NEW YORK (GenomeWeb) – Virginia-based bioinformatics services vendor NextGen Diagnostics has rebranded and relaunched itself as Aperiomics.
The newly renamed company, which operates out of office space at George Washington University in Ashburn, Va., officially set up shop last October. It was founded by Keith Crandall, who is the company's president; Evan Johnson, the chief technology officer; and Eduardo Castro-Nallar, who is the firm's chief science officer. In March this year, Crystal Icenhour joined the company in the role of CEO, bringing the company to its current headcount of four employees.
Icenhour told BioInform this week that her firm opted to change its name because it wanted a more unique moniker, one that would set it apart from other companies that already use some variation of the words "next-generation sequencing" in their names. Furthermore, "we couldn't protect [NextGen Diagnostics] with any sort of a trademark" since the words next-gen have become rather ubiquitous terms "so we wanted to get something that was [both] unique and would be protectable from a trade marking standpoint." So, it chose the name Aperiomics — a portmanteau of the words aperio, which means "to reveal" in Latin, and omics — which it believes is both distinctive and a better descriptor of the company's business.
The company provides an informatics pipeline for detecting pathogens in animal and human samples, which it uses to provide services to customers in markets such as animal screening, agricultural testing, and human diagnostics. Customers send the firm samples they want sequenced and analyzed for infection — depending on the host, these could be blood, tissue, or stool samples. An unnamed laboratory partner handles the sequencing step and returns the data to Aperiomics, where the sequences are analyzed using a proprietary informatics pipeline that tests for pathogens such as bacteria, viruses, fungi, and parasites, extracting relevant information from the tens of thousands to up to millions of data points that sequencing instruments generate, according to Icenhour.
Basically, "we give a broad look at what is in the sample" and leave the interpretation of the results to the customer, she told BioInform. For example, "if we [are] looking at a human sample, we would look for everything non-human in the sample … then out of the non-human items, we would determine which of those are pathogenic or potentially pathogenic." Those findings would be returned to the client, who can then interpret the results "in a way that's meaningful to their particular setting."
Aperiomics' underlying technology is based on collaborative research done by all three co-founders at their respective institutions. In addition to his role as president, Crandall is the director of computational biology at GWU. He took on the role at the university in the summer of 2012. Castro-Nallar is wrapping up a biological sciences doctoral program also at GWU. Johnson is an assistant professor of medicine, biostatistics, and bioinformatics at Boston University School of Medicine. Although the pipeline is derived from its founders' research, the company did not formally license specific technology from either university.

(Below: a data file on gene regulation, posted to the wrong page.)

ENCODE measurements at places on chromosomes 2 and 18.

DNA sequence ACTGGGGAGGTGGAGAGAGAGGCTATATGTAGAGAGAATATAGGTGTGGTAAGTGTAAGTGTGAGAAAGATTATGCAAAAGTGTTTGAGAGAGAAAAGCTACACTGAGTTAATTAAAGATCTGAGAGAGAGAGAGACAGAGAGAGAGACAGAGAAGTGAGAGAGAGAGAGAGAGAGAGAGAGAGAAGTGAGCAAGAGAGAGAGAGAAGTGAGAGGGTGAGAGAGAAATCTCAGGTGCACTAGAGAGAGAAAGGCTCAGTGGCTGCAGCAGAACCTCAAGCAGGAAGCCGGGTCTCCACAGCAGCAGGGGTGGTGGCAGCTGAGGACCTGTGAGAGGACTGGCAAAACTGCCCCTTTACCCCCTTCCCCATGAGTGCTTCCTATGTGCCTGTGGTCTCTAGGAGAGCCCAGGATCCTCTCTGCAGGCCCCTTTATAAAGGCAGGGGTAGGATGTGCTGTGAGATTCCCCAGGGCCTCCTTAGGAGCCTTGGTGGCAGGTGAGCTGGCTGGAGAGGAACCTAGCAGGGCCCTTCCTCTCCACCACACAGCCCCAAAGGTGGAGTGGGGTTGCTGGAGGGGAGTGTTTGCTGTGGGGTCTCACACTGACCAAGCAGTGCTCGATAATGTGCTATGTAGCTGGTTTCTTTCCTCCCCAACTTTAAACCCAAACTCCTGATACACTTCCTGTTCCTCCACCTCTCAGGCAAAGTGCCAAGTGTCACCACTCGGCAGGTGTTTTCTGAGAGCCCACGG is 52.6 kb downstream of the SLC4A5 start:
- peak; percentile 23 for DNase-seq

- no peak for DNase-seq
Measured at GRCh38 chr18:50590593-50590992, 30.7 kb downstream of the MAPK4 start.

Aperiomics can customize its pipeline to provide whatever detection services customers need, Icenhour said. For instance, in one project involving a viral infection in salmon — that sample came from a reference lab in Chile — rather than use all the data stored in public databases maintained by the National Center for Biotechnology Information, the company put together a bespoke database of salmon pathogens to make searching for the infection source much faster and more cost effective than querying all possible databases, Icenhour said. That repository is now available as a resource in Aperiomics' pipeline.
However, it has put together three modules that it routinely uses in its interactions with customers. These are modules for detecting known and unknown pathogens and for metagenomics analysis. The company recently received a $150,000 small business innovation research grant from the National Science Foundation that it is using to build out these modules, and it has plans to eventually make all three part of a single software solution which it will market, most likely, alongside its services offering, Icenhour said. It's also likely that the company will pair its software — which is probably some three to five years away from being brought to market — with a sequencing instrument, she said.
Pricing for Aperiomics' services is determined on a case-by-case basis, which in part depends on how many samples are being analyzed at a time and also the complexity of the analysis. The same applies to turnaround times, which can range from two days to up to two months, Icenhour said. Most of the company's current customers are reference laboratories — similar to the lab that needed the salmon sample analyzed — who have samples that they need analyzed but lack access to the requisite sequencing and analysis capabilities.
While some labs can afford to install sequencers and have the ability to use the plethora of open-source NGS analysis tools themselves, Aperiomics' focus is on users who may not have the resources to support in-house bioinformatics staff and sequencing instruments, both of which can be expensive, Icenhour noted.